Artists often used light weight paper for pastel drawing which causes a problem for framers. To dry mount the drawing in a vacuum press will flatten the pastel medium, so for Conservation Framing a hinging method is to be preferred. Fixative spray is best avoided because it has the tendency to slightly darken the colours of the pastel.It is very important to use a double mount or spacer to provide an air space between the drawing and the glass. We leave a small space between the drawing and the bottom side of the mount to collect any particles of pastel that may detach from the drawing.
Watercolour paintings on paper should be hinged on to a conservation board, not stuck down. Often the paper is wavy in appearance but this is only the result of the water applied to the paper during the painting process and should be considered a natural consequence of the medium of watercolour. The technical term for this is cockling, and this is more pronounced on lighter rather than heavy weight paper. The artwork can be pressed flat before framing but this only reduces and does not eliminate the cockling. Watercolours are almost exclusively window mounted with a double mount often employed to give extra space between the glass and the artwork. A wash line mount may be used to further enhance the artwork. The mount is hand drawn with an ink pen and then a very thin watercolour wash is applied between the lines.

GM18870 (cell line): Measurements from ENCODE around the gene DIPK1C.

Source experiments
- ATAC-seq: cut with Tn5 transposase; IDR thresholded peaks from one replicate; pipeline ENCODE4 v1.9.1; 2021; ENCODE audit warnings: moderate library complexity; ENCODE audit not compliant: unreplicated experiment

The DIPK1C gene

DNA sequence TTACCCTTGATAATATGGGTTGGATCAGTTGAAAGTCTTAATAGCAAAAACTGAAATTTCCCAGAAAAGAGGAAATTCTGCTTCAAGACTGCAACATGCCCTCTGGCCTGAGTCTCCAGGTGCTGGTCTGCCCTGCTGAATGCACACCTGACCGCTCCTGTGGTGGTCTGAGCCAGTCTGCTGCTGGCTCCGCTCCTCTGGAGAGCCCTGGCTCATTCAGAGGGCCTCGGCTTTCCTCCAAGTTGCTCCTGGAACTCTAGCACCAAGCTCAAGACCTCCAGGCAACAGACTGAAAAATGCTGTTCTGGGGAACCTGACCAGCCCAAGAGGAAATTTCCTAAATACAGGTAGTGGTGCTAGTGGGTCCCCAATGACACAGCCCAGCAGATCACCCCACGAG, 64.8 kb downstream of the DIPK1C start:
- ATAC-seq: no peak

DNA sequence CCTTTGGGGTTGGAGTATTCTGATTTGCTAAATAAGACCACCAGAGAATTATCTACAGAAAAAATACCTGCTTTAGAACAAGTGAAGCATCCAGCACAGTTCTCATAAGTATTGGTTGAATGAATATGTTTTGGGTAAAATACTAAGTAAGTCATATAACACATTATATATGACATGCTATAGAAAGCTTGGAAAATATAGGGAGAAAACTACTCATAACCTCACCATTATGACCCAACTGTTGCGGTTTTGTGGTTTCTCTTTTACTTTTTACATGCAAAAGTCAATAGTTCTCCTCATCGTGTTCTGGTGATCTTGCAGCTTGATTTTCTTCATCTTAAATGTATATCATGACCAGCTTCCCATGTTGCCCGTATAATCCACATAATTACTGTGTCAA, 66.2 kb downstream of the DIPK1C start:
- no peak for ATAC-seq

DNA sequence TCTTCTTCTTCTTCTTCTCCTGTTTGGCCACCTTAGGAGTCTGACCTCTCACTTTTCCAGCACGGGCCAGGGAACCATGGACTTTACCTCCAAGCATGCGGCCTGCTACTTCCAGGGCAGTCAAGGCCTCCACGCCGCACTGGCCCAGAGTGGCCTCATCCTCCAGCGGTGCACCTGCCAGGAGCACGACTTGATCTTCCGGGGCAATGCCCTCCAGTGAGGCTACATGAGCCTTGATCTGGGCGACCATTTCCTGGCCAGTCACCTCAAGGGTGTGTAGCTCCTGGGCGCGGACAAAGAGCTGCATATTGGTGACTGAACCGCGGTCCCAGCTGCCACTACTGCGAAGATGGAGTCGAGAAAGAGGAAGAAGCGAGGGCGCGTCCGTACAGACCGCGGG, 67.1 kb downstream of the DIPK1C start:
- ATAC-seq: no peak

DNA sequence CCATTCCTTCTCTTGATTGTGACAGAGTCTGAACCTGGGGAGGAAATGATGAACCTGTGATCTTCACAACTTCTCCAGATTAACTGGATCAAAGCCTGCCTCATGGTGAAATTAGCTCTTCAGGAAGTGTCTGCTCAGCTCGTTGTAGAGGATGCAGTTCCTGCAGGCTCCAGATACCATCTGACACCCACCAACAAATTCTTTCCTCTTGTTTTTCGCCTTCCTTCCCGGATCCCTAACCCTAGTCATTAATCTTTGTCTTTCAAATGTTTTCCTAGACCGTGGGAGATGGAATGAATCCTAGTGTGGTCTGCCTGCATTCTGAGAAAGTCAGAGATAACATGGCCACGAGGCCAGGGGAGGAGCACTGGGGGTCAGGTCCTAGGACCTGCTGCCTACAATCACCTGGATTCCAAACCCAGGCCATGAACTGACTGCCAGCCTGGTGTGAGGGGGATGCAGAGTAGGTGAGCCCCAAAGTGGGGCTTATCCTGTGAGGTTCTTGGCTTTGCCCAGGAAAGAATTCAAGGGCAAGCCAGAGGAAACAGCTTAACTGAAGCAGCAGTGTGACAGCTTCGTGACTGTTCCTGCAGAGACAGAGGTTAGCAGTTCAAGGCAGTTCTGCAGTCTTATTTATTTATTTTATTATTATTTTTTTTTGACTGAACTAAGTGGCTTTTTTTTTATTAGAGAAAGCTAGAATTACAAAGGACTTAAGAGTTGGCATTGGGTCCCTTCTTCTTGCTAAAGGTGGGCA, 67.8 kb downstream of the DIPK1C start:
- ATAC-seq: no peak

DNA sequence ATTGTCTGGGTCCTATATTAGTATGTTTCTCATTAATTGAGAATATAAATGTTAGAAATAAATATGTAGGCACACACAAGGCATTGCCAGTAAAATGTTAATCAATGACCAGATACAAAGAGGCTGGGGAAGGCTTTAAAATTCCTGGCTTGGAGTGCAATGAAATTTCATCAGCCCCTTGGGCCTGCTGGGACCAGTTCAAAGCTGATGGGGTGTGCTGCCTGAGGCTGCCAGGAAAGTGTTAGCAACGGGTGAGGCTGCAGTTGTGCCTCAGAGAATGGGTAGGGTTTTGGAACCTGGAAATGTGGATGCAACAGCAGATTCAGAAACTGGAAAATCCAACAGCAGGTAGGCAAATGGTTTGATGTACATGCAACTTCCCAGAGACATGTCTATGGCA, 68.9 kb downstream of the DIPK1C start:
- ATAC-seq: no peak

Conservation Framing of Prints & Photographs
We sometimes drymount prints and photographs onto foamboard in a heated vacuum press. The result is a permanent bond, but the prints remain absolutely flat in the frame. However this is not a conservation method and valuable prints, or potentially valuable items and, prints created by the artist such as silkscreen, and etching, should be hinged onto a Conservation Board. Glass should not rest directly on these prints therefore mounts or a spacer should be used.
Large super glossy cibachrome photographs present a difficulty as cotton gloves must be worn when handling to prevent finger marks which are impossible to remove. Even your breath can cause damage to the sensitive surface. We mount these directly onto a Perspex sheet and the static alone keeps these beautiful prints flat. Of course mounts or spacers must be used to keep the glass well away from the print surface! These photographs are very resilient to UV exposure so much so that they do not really require any special glass. Also resilient to UV exposure are the relatively new high priced giclee prints which employ special ink jet pigment inks. According to aging tests they should resist the effect of sunlight for maybe 150-200 years. Again no special glass is really needed except perhaps the low reflection type.
One of the Tower of London Poppies - framed with a gold slip frame around the two apertures. UV Glass was used to protect the colour of the mounting and the certificate. Other examples of the Tower Poppies can be seen on our Conservation of 3-D Objects page.